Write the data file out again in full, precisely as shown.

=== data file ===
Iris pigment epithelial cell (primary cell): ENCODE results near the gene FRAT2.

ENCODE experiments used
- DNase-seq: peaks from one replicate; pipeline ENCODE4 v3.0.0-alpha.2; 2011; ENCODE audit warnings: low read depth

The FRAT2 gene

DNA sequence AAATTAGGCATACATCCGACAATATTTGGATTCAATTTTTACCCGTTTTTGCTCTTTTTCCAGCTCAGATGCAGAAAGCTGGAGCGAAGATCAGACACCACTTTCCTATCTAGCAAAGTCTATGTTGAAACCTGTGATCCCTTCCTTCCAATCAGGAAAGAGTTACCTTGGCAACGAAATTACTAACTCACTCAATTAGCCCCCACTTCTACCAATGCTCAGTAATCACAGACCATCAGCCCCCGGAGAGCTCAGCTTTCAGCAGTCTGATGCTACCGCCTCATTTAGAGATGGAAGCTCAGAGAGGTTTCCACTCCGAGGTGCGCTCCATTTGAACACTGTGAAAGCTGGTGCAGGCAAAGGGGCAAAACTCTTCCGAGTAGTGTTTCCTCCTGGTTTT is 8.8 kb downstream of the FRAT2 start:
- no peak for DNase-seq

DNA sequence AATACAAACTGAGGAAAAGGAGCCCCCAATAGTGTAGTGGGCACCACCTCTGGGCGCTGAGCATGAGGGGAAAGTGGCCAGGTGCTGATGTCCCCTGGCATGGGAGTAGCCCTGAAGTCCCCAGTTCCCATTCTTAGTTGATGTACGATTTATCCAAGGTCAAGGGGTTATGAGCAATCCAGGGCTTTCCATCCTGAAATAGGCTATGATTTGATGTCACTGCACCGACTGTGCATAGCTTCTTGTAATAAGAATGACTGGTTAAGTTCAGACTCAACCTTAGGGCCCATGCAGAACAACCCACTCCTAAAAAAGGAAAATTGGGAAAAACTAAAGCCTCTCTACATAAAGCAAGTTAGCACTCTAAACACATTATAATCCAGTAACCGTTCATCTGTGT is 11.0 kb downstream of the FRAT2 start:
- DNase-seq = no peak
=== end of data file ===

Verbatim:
Iris pigment epithelial cell (primary cell): ENCODE results near the gene FRAT2.

ENCODE experiments used
- DNase-seq: peaks from one replicate; pipeline ENCODE4 v3.0.0-alpha.2; 2011; ENCODE audit warnings: low read depth

The FRAT2 gene

DNA sequence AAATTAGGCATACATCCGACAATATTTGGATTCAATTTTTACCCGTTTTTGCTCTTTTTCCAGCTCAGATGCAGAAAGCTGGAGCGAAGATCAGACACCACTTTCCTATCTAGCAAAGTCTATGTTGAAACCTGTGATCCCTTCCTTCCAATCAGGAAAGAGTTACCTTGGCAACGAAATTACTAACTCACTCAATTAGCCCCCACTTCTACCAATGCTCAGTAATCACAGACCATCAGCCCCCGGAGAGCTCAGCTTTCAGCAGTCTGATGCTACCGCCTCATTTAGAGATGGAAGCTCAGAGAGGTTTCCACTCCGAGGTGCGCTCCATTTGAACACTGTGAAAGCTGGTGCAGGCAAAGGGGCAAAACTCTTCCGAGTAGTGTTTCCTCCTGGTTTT is 8.8 kb downstream of the FRAT2 start:
- no peak for DNase-seq

DNA sequence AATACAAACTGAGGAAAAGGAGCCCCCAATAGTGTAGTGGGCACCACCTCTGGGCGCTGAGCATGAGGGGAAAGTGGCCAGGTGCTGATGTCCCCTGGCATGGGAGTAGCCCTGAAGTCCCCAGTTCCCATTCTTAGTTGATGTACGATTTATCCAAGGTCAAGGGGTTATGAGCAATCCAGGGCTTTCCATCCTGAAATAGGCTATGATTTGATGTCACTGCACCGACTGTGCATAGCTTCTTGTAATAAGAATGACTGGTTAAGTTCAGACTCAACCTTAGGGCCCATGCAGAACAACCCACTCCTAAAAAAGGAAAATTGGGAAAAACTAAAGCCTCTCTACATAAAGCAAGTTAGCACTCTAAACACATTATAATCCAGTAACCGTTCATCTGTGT is 11.0 kb downstream of the FRAT2 start:
- DNase-seq = no peak